In the quest for medication to treat the dengue virus, the scientific community is focusing on a particular enzyme of the pathogen, the protease known as NS2B/NS3. The reason for this is that inhibitors of similar proteases have been revealed to be very effective with other viruses. Protease inhibitors are already being used successfully in the treatment of HIV and Hepatitis patients.
There are also several inhibitors for the dengue protease. However, at best, they stop only half of the viruses from multiplying, which is not enough for clinical applications. The Würzburg team led by virologist Jochen Bodem, in collaboration with scientists from the University of Mainz, has discovered far better inhibitors, which are now presented in the journal “Antimicrobial Agents and Chemotherapy”.
“We have developed seven good to very good inhibitors from the diaryl thioether class of molecules, and two of these are even really good,” says Bodem. When these two “stars” are used, only around three percent of the virus population in a cell culture survives even with very low concentrations of the active substance. From the point of view of science, this is a very good result, especially as the inhibitors, as desired, are highly specialist: they only target dengue viruses and have no impact whatsoever on very close relatives like the Hepatitis C virus.
The leading members of the team of researchers
The new active substances were developed by a team of virologists and pharmacists. From Mainz, Professor Tanja Schirmeister and, in particular, her colleague Hongmei Wu, were involved. Both conducted research at the University of Würzburg until a few years ago. Schirmeister’s team synthesized the inhibitors and then examined and further developed their interactions with the enzyme using computer-assisted methods.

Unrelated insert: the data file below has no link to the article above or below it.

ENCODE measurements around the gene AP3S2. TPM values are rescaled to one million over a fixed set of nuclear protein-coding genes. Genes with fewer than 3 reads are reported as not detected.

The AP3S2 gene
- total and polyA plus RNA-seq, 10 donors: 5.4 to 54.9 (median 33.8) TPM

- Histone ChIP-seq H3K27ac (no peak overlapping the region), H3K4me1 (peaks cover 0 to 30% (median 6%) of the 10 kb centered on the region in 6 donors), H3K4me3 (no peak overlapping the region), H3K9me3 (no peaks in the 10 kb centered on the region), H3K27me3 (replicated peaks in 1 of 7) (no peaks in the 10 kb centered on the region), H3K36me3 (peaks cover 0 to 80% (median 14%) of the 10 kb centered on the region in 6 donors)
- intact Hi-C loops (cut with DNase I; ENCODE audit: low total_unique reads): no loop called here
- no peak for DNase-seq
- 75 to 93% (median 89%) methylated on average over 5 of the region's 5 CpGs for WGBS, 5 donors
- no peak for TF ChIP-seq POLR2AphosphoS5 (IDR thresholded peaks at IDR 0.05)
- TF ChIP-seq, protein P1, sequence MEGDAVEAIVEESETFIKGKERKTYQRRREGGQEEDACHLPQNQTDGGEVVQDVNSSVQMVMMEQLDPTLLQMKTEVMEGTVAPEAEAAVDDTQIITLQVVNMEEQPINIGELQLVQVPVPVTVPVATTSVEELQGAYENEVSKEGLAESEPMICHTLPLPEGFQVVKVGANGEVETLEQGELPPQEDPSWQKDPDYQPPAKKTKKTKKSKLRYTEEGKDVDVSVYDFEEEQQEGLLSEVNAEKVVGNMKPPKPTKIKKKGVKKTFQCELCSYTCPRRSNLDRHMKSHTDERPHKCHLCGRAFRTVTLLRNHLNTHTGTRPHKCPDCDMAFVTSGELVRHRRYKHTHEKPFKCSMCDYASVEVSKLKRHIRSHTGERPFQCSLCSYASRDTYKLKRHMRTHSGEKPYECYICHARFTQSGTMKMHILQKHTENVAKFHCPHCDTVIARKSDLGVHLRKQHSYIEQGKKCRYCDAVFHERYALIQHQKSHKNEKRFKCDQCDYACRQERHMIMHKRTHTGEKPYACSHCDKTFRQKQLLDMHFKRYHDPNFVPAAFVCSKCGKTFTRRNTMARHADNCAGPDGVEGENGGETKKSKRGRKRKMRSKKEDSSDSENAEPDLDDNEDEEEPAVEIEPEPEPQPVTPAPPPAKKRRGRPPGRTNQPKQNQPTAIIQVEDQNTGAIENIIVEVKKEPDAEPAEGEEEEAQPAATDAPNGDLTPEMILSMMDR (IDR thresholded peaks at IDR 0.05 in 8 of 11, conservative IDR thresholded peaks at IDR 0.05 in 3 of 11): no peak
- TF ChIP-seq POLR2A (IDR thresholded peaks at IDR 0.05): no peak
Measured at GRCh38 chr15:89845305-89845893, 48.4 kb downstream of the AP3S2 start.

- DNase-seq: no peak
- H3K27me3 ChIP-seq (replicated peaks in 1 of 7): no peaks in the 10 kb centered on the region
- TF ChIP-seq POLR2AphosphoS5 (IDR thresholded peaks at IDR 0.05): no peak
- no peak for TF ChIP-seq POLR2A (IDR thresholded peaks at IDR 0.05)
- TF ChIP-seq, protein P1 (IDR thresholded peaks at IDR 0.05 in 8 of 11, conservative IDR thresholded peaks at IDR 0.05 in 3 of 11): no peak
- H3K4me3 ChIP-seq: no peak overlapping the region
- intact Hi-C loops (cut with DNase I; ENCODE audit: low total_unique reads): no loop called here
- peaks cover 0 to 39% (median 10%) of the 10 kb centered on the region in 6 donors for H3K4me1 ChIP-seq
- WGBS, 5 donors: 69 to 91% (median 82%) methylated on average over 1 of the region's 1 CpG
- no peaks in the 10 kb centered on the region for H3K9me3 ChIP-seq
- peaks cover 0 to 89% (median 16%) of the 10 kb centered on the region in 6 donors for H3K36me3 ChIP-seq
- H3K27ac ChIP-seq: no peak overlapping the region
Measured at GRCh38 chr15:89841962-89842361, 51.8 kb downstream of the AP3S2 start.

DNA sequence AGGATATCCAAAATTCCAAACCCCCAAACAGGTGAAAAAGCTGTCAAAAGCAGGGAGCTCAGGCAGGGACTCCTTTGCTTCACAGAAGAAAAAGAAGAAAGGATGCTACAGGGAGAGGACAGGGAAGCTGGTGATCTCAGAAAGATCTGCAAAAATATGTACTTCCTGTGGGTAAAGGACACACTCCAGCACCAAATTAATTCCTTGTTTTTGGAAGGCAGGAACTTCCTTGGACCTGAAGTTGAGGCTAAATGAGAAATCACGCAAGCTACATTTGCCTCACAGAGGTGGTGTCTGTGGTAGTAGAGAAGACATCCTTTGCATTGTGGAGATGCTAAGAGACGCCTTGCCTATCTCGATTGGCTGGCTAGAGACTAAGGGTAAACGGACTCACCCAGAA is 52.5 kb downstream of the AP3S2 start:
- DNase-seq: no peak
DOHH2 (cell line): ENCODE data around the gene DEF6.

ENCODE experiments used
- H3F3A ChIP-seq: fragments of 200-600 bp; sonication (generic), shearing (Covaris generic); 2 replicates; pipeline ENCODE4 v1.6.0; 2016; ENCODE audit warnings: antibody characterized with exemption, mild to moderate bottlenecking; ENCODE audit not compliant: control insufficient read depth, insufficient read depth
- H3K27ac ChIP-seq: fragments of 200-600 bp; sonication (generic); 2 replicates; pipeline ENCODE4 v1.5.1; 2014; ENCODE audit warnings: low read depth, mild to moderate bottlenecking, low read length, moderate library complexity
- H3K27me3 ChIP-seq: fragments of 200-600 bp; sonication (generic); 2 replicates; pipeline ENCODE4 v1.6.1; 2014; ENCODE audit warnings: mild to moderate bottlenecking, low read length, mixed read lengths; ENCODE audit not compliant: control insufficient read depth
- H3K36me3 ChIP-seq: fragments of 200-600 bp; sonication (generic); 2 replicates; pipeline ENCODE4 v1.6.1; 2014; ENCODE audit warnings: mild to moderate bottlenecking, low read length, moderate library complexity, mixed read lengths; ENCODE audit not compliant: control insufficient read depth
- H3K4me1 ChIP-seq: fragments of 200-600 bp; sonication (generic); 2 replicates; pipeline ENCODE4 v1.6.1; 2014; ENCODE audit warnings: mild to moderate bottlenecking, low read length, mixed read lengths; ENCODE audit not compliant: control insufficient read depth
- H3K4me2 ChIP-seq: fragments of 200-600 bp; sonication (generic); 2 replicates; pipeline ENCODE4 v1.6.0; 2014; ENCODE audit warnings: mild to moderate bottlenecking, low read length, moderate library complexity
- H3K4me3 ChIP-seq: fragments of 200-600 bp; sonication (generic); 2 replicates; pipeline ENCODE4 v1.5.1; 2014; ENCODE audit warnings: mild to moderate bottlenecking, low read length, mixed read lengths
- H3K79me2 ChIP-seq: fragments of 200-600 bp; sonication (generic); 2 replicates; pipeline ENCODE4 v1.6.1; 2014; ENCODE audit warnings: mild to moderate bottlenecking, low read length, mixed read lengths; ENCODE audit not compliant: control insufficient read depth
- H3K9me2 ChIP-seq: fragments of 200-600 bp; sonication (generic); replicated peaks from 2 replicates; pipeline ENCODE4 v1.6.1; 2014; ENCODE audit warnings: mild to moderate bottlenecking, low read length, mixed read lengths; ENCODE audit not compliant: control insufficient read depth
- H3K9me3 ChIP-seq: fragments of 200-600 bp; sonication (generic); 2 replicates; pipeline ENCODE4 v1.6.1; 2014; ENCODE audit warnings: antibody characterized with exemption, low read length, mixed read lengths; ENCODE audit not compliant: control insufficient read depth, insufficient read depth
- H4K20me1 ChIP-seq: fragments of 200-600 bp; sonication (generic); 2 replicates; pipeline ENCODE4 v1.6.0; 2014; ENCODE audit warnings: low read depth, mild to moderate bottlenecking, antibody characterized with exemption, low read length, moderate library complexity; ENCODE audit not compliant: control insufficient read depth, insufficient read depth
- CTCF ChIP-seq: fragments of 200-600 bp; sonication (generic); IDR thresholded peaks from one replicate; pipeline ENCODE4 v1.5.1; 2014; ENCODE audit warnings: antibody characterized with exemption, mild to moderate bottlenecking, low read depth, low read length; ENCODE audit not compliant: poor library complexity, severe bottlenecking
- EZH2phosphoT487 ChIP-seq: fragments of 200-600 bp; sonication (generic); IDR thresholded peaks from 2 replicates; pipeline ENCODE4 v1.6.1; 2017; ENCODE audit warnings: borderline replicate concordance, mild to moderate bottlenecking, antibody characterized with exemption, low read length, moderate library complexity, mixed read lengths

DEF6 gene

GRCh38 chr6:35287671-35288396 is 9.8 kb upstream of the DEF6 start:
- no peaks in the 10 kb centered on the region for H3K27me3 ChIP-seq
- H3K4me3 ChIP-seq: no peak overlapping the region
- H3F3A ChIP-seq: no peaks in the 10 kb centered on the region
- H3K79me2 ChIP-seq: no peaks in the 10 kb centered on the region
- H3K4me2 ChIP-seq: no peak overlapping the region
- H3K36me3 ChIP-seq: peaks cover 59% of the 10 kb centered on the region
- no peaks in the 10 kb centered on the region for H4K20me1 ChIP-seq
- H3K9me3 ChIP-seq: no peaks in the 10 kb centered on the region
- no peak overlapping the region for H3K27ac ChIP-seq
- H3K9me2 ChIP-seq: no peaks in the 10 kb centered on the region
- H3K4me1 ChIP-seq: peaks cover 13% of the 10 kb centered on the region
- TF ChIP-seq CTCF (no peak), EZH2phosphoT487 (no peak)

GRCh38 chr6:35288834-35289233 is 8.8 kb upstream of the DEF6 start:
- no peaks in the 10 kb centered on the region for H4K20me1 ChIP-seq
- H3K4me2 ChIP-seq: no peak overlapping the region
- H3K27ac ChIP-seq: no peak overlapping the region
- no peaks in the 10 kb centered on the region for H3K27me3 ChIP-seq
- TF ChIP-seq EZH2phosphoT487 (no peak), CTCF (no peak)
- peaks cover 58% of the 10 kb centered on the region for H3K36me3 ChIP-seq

On Jochen Bodem’s team, Stefanie Bock, who is now working towards a doctorate at the University of Münster, played a key role. Here the protease of the viruses was obtained and cleaned. The effect of the active substances on the dengue virus was later demonstrated in the safety laboratory. As a next step, the scientists will check whether the new active substances have negative effects on higher organisms and whether they inhibit viral replication there as well.
Dengue fever is spreading worldwide
Dengue fever originated in the tropics. However, for a few years now it has also been found in other warm regions of the world, such as the Mediterranean. Scientists are attributing this to climate change: the mosquitoes that transmit the virus to humans are able to expand their habitat thanks to increasing global warming.
The Robert Koch Institute reported on dengue fever in southern France and Croatia back in 2010. In Germany in 2013, there were a total of 879 recorded dengue patients – all travelers who had become infected in the southern hemisphere and in tropical countries. The World Health Organization estimates that the number of infections globally stands at 390 million a year. In 1970, infections occurred in just nine countries; these days, that figure has already risen to over 100.
Infection varies from asymptomatic to life-threatening
The virus is transmitted by the tiger mosquito and other mosquitoes. Usually the infection goes unnoticed since there are no signs of the disease in almost 90 percent of cases. In the remaining cases, an influenza-type illness develops, which may take a potentially fatal course, especially in children: in addition to muscle and bone pain accompanied by a high temperature for days, the patient then develops internal bleeding and other severe symptoms. Without intensive medical treatment, around half of these sufferers die.
To date, there is no vaccine and no way of fighting the dengue virus with specific drugs. It is therefore recommended that measures be taken to protect against mosquito bites in countries where there is a risk of infection; these include covering the skin with clothes as much as possible, sleeping under a mosquito net and applying mosquito-repellent creams.
“Novel Dengue virus NS2B/NS3 protease inhibitors”, Hongmei Wu, Stefanie Bock, Mariya Snitko, Thilo Berger, Thomas Weidner, Steven Holloway, Manuel Kanitz, Wibke E. Diederich, Holger Steuber, Christof Walter, Daniela Hofmann, Benedikt Weißbrich, Ralf Spannaus, Eliana G. Acosta, Ralf Bartenschlager, Bernd Engels, Tanja Schirmeister, and Jochen Bodem, Antimicrobial Agents and Chemotherapy, published online, December 8, 2014, doi:10.1128/AAC.03543-14
Dr. Jochen Bodem, Institute of Virology and Immunobiology at the University of Würzburg, T +49 (0)931 31-81509, firstname.lastname@example.org
Prof. Dr. Tanja Schirmeister, Institute of Pharmacy and Biochemistry, University of Mainz, T +49 (0)6131 39-25742, email@example.com